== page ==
by Tiya Miles
Amid the cultural amplification of Donald Trump’s brand of belittling speech, college campuses are wrestling with how to respond to emboldened acts of expressive racism.
During the first weeks of classes here at the University of Michigan, where I am a professor, unknown perpetrators spray-painted an iconic boulder on campus with graphic slurs against Latinos, along with the pro-Trump acronym MAGA (Make America Great Again); others defaced the name tags on the dorm-room doors of three African-American students with pejorative comments, including that most visceral of anti-black insults; and still others posted fliers proclaiming “Free Dylann Roof!” championing the man convicted of the murder of nine black church congregants in Charleston, S.C. When students circulated photos of the defaced name tags via social media and The Michigan Daily newspaper, faculty members and students voiced an urgent need for statements denouncing the hate speech.
I joined with colleagues on our department’s “racial climate task force” to produce a proclamation overnight. As we were editing our statement that evening, another colleague shared the document cranked out by her own program in response to the incident. The next day, the equity and inclusion committee of one of the largest departments in the college issued its statement. Meanwhile, student protesters pressed the university president for an official statement beyond his initial tweet.
Soon after, faculty members across the university proposed a new action group whose mission would include issuing collective statements. All told, university personnel spent hours and days drawing up sentences to proclaim principles that should be obvious. We abhor racism. We believe in the dignity of all human beings. Students of color belong on this campus.
When I learned that a colleague at an East Coast institution had also been preoccupied with a faculty statement on a campus incident that week, I began wondering: In the fight against the alarming threat to our most fundamental values, was this the best use of our time?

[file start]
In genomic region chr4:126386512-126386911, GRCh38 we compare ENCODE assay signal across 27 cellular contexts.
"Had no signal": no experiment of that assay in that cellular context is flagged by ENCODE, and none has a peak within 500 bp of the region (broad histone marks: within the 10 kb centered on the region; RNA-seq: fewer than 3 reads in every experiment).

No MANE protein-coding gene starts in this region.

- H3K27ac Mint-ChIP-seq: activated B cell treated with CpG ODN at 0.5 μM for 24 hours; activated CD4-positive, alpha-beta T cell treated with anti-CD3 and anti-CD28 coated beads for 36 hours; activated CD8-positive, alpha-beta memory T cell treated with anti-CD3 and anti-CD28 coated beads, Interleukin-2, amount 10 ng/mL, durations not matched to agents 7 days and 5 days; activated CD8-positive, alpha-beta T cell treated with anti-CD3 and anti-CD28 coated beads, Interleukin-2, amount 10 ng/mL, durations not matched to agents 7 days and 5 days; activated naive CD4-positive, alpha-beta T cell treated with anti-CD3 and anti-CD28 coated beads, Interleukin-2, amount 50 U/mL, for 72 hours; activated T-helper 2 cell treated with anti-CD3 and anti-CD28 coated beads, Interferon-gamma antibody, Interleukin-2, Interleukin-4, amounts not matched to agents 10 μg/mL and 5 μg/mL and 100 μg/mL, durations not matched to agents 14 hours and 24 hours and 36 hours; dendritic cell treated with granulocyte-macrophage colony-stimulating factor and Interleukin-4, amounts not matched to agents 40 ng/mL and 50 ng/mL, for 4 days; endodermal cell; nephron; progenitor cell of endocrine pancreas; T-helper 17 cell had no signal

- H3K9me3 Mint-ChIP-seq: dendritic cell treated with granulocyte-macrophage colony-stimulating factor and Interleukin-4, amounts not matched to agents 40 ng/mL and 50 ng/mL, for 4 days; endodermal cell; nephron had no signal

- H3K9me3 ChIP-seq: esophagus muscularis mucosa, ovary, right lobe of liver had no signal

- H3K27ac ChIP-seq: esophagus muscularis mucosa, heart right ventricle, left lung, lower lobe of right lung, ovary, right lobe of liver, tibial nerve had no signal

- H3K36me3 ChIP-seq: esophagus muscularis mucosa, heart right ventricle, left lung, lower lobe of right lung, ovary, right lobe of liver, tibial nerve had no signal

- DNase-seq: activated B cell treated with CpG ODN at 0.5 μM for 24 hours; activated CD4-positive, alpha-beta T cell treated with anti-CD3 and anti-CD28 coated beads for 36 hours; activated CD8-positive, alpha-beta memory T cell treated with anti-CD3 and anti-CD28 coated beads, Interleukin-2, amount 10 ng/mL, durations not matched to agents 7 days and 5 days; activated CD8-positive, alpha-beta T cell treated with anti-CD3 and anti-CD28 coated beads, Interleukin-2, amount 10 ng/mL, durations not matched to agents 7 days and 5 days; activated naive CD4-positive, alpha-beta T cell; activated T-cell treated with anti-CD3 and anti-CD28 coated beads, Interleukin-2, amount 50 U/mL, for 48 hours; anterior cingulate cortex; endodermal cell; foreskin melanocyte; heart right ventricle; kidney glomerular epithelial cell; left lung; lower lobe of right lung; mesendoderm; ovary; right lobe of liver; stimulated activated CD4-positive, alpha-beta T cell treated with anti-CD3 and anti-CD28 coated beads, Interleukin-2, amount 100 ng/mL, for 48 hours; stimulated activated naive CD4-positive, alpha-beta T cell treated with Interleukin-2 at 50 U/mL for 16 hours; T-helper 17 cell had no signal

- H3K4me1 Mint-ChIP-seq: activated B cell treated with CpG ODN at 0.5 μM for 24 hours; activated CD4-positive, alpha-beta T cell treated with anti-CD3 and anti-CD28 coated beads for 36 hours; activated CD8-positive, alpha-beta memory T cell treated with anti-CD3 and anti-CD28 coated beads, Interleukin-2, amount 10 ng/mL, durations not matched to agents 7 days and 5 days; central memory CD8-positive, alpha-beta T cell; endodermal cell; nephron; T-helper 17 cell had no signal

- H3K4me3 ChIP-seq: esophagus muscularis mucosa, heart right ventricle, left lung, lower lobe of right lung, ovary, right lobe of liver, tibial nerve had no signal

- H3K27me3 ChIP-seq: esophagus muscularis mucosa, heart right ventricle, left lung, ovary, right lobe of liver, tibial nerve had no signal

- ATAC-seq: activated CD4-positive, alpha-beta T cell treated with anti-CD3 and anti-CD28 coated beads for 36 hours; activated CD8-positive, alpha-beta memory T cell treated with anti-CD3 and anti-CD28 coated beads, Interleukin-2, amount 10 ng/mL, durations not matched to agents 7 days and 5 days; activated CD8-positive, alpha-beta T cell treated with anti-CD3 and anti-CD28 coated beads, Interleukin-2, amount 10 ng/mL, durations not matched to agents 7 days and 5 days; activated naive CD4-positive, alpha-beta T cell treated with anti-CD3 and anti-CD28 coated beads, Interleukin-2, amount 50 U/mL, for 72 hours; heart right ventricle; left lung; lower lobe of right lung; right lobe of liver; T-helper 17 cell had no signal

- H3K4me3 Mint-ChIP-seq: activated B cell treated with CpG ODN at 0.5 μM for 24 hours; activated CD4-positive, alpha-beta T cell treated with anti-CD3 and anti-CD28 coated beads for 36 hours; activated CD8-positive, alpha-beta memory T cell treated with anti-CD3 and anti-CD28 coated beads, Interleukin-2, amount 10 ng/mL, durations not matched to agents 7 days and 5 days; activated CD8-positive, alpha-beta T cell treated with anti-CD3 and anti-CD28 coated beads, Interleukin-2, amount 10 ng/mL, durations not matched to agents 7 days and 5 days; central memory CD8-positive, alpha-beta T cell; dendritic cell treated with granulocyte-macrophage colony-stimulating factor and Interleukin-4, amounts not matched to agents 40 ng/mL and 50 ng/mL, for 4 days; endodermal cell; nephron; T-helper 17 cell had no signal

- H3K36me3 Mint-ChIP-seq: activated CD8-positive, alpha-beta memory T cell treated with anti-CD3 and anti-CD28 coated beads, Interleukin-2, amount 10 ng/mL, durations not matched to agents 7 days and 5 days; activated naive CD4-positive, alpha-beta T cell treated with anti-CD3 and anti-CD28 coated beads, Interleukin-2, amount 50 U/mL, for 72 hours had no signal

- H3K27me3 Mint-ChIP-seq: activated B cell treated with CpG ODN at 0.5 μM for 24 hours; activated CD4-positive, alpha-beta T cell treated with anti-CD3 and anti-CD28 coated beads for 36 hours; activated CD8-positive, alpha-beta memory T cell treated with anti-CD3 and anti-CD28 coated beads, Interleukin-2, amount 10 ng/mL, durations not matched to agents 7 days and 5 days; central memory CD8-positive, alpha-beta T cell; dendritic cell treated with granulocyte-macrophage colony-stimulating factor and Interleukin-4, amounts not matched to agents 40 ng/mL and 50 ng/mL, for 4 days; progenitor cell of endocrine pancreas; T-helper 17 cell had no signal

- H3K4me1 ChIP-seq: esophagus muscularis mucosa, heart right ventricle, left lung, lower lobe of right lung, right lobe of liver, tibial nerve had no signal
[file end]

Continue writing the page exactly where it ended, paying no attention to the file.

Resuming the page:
There is worth in the expression of shared principles, as well as in the support that stems from collaboration. But beyond the immediate affirmation of restating our moral convictions, I confess my nagging worry that ceaseless statement-writing as an act of protest is sucking us dry — of time, rest, energy, creativity and our place in the public square.
Protest aims to voice dissent and sway public opinion toward the ultimate end of shaping social change, or in our moment, halting social decline. But when formulaic statements are issued by committees of liberal professors, or “the educated elite” — the same voices who always lecture on race — the words have limited impact. Our proliferation of statements online may in fact spur those who enjoy setting off shock waves through race-baiting language and then sitting back and watching the show.
SOURCE: The New York Times
Tiya Miles is a professor of American culture and history at the University of Michigan and the author of “The Dawn of Detroit: A Chronicle of Slavery and Freedom in the City of the Straits.”